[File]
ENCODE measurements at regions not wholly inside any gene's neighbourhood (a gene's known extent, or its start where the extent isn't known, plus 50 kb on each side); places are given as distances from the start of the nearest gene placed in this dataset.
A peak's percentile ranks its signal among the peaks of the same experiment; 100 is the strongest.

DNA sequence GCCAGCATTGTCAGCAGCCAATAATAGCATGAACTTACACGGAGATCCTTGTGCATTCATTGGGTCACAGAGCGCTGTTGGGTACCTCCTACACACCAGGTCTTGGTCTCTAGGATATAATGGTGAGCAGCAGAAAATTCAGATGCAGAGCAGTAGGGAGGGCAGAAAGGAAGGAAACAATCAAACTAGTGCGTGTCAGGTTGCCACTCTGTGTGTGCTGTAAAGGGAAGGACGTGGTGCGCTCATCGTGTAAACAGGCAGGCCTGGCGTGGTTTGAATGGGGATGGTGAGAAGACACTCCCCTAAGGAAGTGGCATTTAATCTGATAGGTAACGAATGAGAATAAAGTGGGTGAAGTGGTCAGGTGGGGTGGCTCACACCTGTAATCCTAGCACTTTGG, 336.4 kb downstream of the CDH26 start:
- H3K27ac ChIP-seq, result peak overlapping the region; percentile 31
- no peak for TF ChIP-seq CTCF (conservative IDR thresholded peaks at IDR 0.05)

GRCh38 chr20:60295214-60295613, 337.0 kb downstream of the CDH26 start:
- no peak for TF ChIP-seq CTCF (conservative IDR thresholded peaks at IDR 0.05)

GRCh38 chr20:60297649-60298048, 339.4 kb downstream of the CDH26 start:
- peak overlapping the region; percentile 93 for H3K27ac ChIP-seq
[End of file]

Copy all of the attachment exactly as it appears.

ENCODE measurements at regions not wholly inside any gene's neighbourhood (a gene's known extent, or its start where the extent isn't known, plus 50 kb on each side); places are given as distances from the start of the nearest gene placed in this dataset.
A peak's percentile ranks its signal among the peaks of the same experiment; 100 is the strongest.

DNA sequence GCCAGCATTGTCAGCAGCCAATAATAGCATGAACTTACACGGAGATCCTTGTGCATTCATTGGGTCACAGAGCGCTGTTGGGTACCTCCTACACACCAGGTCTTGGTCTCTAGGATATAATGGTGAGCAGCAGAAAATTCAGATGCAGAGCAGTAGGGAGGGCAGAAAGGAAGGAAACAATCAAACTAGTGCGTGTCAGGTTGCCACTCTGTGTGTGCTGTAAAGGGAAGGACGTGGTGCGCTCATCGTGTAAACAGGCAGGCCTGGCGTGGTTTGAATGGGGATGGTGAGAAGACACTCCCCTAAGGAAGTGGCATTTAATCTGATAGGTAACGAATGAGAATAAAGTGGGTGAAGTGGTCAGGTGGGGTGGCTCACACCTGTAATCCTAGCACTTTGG, 336.4 kb downstream of the CDH26 start:
- H3K27ac ChIP-seq, result peak overlapping the region; percentile 31
- no peak for TF ChIP-seq CTCF (conservative IDR thresholded peaks at IDR 0.05)

GRCh38 chr20:60295214-60295613, 337.0 kb downstream of the CDH26 start:
- no peak for TF ChIP-seq CTCF (conservative IDR thresholded peaks at IDR 0.05)

GRCh38 chr20:60297649-60298048, 339.4 kb downstream of the CDH26 start:
- peak overlapping the region; percentile 93 for H3K27ac ChIP-seq